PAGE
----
A RETIRED Department of Education psychologist has criticised Shell’s public relations strategy of targeting schools with Corrib Natural Gas “baubles and trinkets”.
He also claimed the company “was manipulating the community in a shameless way in order to achieve their own ends”.
Former educational psychologist Tom McAndrew told the resumed planning appeals board hearing on Shell’s revised gas pipeline it was hard to blame schools and boards of management – desperately short of funds – for being tempted by such obvious generosity.
“Principals and boards of management were placed in an invidious position and under pressure from some of their parents to engage with Shell,” he said.
Mr McAndrew added it was clear from Shell’s own documentation they “had handed over significant amounts of money to schools and young people’s groups over the past number of years”.
Responding, Esmonde Keane, senior counsel for Shell, said he “absolutely rejected” that it was manipulating the community. He argued the company’s grants and schemes were established to “give back to the community”.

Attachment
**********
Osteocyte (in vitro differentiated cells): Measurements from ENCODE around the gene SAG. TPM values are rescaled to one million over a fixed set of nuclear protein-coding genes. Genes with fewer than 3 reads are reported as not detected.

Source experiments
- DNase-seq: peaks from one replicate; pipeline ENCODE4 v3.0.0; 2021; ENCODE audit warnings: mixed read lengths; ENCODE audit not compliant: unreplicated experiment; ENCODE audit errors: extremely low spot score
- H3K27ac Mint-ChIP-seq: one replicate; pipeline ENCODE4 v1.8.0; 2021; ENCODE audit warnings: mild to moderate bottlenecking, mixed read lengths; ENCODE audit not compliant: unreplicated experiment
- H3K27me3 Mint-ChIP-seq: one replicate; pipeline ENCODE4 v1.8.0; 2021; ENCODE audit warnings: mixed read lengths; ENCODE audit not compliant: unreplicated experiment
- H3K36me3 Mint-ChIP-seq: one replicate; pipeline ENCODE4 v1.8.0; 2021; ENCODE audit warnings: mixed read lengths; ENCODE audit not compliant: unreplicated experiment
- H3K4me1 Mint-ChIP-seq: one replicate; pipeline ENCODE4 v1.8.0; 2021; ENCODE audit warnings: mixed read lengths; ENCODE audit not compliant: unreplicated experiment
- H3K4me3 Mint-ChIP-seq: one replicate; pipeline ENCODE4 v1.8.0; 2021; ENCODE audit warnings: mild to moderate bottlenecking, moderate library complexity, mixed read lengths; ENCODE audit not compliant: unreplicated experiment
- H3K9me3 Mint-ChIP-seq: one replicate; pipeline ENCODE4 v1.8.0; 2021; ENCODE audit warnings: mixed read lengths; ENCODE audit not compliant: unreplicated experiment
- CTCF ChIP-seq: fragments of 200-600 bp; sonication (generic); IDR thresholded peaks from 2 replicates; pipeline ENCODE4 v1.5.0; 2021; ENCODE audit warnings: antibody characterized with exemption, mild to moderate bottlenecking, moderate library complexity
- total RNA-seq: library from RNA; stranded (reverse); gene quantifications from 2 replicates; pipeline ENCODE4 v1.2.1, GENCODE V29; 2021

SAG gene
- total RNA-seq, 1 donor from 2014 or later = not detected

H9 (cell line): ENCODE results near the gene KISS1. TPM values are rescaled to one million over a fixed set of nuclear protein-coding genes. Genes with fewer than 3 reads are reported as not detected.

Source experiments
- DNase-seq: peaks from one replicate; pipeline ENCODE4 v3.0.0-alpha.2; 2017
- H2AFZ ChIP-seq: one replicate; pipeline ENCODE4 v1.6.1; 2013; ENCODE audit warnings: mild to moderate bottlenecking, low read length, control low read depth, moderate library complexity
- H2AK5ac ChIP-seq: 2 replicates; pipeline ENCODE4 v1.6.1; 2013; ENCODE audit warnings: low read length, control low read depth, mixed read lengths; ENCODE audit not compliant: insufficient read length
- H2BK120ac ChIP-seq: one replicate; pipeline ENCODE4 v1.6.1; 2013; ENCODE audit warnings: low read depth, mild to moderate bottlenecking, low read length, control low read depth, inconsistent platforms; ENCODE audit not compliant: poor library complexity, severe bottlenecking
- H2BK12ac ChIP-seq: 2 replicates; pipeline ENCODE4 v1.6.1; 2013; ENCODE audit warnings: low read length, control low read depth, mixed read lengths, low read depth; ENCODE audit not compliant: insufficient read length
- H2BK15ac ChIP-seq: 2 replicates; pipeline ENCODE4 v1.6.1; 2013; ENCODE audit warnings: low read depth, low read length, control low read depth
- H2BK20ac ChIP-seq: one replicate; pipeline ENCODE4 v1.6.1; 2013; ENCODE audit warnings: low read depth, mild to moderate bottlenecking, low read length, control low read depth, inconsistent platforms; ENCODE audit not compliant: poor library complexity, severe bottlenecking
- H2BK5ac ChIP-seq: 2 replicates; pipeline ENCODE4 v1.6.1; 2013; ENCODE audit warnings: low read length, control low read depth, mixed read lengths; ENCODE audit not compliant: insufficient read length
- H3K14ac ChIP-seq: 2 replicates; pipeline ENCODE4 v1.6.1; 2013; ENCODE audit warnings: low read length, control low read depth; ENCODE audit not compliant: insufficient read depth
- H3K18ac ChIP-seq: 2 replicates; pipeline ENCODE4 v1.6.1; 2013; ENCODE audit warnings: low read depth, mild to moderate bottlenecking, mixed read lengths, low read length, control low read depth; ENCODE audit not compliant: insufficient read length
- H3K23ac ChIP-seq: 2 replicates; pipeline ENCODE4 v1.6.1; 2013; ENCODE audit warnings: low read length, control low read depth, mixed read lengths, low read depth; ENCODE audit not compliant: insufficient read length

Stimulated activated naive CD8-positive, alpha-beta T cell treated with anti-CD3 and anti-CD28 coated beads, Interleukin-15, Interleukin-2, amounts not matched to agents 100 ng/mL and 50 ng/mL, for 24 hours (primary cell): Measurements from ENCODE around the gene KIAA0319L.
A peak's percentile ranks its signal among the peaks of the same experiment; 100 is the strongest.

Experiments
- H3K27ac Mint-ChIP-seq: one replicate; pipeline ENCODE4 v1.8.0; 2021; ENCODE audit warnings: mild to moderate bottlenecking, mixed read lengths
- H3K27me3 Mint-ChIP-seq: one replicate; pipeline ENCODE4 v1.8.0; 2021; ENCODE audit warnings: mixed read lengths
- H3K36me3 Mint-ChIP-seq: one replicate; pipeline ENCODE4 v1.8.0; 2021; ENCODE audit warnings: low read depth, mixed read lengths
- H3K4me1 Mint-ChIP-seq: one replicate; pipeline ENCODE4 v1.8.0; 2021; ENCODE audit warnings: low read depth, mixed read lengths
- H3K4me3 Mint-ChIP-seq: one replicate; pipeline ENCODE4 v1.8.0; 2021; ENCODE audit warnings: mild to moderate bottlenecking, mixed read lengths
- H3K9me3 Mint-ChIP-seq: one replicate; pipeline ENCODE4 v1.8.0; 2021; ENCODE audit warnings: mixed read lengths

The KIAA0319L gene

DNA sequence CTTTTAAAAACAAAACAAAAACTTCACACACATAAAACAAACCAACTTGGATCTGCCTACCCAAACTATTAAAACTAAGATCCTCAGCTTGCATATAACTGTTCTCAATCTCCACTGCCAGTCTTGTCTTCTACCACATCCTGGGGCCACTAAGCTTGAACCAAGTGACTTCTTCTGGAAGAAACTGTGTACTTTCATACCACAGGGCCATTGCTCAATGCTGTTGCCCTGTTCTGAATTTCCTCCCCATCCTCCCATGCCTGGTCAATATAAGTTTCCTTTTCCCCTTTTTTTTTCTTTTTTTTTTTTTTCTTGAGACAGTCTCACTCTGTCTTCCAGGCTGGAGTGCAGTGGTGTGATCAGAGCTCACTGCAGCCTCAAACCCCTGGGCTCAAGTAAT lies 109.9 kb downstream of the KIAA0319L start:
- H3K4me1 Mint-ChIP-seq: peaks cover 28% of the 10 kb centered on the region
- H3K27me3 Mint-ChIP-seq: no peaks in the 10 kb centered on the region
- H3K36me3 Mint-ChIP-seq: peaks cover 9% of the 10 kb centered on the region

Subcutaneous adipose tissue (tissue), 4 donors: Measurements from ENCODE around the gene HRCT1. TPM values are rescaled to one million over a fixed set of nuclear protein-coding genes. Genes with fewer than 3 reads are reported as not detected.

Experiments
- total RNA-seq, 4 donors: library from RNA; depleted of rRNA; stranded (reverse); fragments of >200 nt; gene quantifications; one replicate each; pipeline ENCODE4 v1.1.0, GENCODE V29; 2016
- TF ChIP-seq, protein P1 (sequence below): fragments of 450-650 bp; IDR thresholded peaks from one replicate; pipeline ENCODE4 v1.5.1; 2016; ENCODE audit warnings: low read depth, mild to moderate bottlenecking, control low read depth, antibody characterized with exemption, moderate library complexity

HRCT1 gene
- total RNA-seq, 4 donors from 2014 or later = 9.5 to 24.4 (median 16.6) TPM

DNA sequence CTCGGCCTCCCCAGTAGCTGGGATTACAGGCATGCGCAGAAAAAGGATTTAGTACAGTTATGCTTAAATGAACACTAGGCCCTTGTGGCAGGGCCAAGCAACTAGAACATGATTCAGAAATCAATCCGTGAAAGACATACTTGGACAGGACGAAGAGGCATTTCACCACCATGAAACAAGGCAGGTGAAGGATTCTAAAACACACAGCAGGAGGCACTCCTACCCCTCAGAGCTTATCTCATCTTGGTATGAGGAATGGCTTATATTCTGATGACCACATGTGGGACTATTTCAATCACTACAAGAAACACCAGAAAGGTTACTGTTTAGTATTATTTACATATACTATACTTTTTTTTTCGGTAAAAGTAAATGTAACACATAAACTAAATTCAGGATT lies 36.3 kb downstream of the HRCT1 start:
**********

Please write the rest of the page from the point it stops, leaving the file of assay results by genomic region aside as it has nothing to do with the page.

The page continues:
Afterwards, members of the board of Pullathomas national school made a brief submission about their concerns on the pipeline route, which runs close to the school. They sought a “guarantee for the future health and safety of those using the school and the playing fields”.
Meanwhile, Fr Michael Nallen accused Minister for the Environment John Gormley of using one rule for his own constituency in Dublin and another for Kilcommon parish, where he ministers.
“Just because we are not living in John Gormley’s constituency does not mean we don’t have human rights,” he said.
The hearing under the remit of the Strategic Infrastructure Act will deliberate on a revised application by Shell, which involves tunnelling a section of the pipeline route under the Sruwaddacon estuary, a special area of conservation.
In a submission in favour of the project, regional director of business lobby group Ibec, John Brennan, said there would be 130 permanent jobs when the Corrib gas refinery was operational.
He said towns in the west were already benefiting because of infrastructural development in relation to the project. “We are highly dependent on imported fossil fuels and need to develop our own fields, and hence the requirement to proceed with the delivery of the Corrib gas,” he said.
“This project is several years behind schedule, for a variety of reasons, and this could damage Ireland’s international reputation regarding foreign direct investment, including by energy companies.”